Khazna to add 160 MW of capacity in the UAE by 2023
This week, the United Arab Emirates’ largest data centre wholesaler, , announced a massive expansion of its operations, aimed at fuelling significant growth and transformation of the emirati digital economy.
Khazna currently operates three facilities, two of which are located in Abu Dhabi and one in Dubai. Collectively, they have an IT load capacity of 40 MW.
The expansion project will see Khazna, in addition to increasing capacity at its existing facilities, embark on the construction of multiple new data centres across the country - likely in other major population centres like Sharjah and Al Ain.
A Spokesperson from Khazna revealed that, by 2023, the company will have expanded its total capacity to 200 MW, a 160 MW increase over its current capabilities, with a focus on enabling hyperscalers to operate in the country.
The UAE is one of the clear leaders in its region for efforts to digitally transform its economy. In 2019, the IMD’s World Digital Competitiveness Ranking report listed the country as first in the Arab region (and 12th globally).
In response to the COVID-19 crisis, the emirati government accelerated its national digital transformation plans even further last year. Sheikh Mohammed bin Rashid Al Maktoum, Vice-President and Prime Minister of the UAE and Ruler of Dubai commented at the time that, “Anyone who thinks that the world after COVID-19 will be the same as the one before it, is mistaken.”
The UAE has taken bold steps to both adopt new technologies and to attract technology investment to its shores. The country’s 5G rollout has continued apace with other global leaders, and AI-powered track and trace programs have done a lot for containing the spread of COVID-19 within the Emirates.
Khazna’s project is an indicator of just how much the country’s digital economy is likely to grow in the next four years.
“This significant expansion will support the economic ambitions of the UAE in the coming years,” said Hassan Al Naqbi, Khazna’s CEO earlier this week.
“The UAE government and private sectors are pressing ahead with digital transformation, which has gathered pace in the last year through necessity. The experience of remote working and the growth of online services during the global pandemic has underlined the importance of robust, state-of-the-art digital infrastructure. Demand for flexible, scalable and secure data storage is increasing rapidly, and this trend will continue as smart city and smart government projects gather momentum, cloud computing adoption grows and 5G networks are rolled out.”
NUS and NTU launch cooling project for tropical data centres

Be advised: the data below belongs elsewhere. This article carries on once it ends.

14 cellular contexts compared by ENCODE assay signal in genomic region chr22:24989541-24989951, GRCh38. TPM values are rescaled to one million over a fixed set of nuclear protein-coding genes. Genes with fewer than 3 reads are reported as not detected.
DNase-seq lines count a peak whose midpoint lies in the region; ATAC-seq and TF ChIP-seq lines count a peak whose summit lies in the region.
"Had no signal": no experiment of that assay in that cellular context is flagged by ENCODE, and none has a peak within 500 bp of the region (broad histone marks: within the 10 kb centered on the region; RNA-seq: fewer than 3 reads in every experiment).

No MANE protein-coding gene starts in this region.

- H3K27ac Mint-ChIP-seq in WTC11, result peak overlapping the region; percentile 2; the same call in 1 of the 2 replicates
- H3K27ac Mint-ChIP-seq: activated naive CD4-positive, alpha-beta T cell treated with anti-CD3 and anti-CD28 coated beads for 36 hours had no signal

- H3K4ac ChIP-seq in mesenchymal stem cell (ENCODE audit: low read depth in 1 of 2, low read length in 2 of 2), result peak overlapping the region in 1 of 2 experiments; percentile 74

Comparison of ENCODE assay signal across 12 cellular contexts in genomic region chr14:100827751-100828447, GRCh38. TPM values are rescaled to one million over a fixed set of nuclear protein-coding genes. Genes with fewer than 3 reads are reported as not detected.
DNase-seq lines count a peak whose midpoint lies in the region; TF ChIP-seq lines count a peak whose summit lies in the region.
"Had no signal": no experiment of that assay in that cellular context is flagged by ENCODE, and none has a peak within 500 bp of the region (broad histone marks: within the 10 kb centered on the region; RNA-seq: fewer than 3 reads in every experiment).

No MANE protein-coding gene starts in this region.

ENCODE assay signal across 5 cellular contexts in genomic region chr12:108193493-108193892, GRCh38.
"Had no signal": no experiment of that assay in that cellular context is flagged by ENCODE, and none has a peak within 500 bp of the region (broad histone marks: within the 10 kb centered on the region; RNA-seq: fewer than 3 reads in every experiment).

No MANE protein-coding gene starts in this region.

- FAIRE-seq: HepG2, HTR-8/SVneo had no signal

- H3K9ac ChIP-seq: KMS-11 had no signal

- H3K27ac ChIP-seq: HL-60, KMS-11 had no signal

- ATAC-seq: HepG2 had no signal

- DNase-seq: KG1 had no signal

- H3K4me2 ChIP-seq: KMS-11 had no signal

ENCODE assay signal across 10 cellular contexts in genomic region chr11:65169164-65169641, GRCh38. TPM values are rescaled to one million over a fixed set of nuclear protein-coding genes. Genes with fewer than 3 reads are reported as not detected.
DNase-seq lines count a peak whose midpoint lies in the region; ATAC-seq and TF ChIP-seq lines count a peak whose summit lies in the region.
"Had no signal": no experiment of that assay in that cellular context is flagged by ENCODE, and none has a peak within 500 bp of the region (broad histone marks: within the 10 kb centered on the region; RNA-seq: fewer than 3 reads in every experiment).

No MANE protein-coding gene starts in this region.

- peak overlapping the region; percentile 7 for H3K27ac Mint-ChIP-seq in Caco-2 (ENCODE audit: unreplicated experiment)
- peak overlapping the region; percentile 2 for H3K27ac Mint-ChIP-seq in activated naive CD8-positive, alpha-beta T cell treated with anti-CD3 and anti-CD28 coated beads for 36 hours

The National University of Singapore (NUS) and the Nanyang Technological University (NTU), have announced a project in an attempt to source and develop new cooling solutions for data centres located in tropical areas. According to the companies, the programme costs S$23mn (US$17.1mn) and plans to research, build and test innovative and sustainable cooling solutions.
The Sustainable Tropical Data Centre Testbed (STDCT)
The NUS and NTU say that the Sustainable Tropical Data Centre Testbed (STDCT) will act as a research point and innovation hub for the project. Facebook, along with the National Research Foundation Singapore (NRF), is also involved, providing funding for the programme. Further support from other partners includes the Infocomm Media Development Authority, Ascenix, CoolestDC Keppel Data Centres, Red Dot Analytics, and New Media Express.
Commenting on working with the companies, Facebook Vice President of Infrastructure, Alex Johnson, said: “We are excited about the opportunity to partner NUS, NTU, Keppel Data Centres and the CoolestSG community to develop innovative solutions that reduce the carbon footprint and energy consumption of the average data centre, particularly those located in tropical areas like Singapore”.
The NTU and NUS highlight that Singapore houses 60% of Southeast Asia’s total data centre market, and aims to supply 12% of the country’s total energy needs by 2030. This results in the need to reduce the carbon footprints and power consumption of data centres, meaning more innovative cooling solutions are required, the NTU and NUS said.
Professor Chen Thuan, Deputy President of Research & Technology at the NUS, said: “Data centres are a critical enabler of the digital economy, but the average data centre can exert a significant environmental burden. Aligned with RIE 2025, sustainability is a key research focus of NUS, and our researchers have deep expertise in developing integrated solutions for tropical, urban and Asian settings”.
How will the Sustainable Tropical Data Centre Testbed (STDCT) help to provide cooling solutions?
According to the NUS and NTU, the STDCT will be built using equipment such as a novel desiccant-coated heat exchanger and a StatePoint Liquid Cooling System (SPLC) designed by both Nortek Air Solutions and Facebook. The institutions also say they will adopt chip-level hybrid cooling to ensure servers remain cool.
Furthermore, the use of artificial intelligence (AI) will aim to manage the “smart operations” of the technologies so that the data centres are water and power efficient, as well as able to preserve equipment and servers.
The NTU and NSU said in a joint statement the combination of the cooling technologies could reduce energy consumption “significantly” and greenhouse gas emissions by up to 25%, compared to traditional air-cooled data centres. If adopted industry-wide across the entire tropical region, the energy usage of the data centre industry could potentially be lowered by at least 40%”, the companies said.
The STDCT is expected to be operational by 1 October 2021.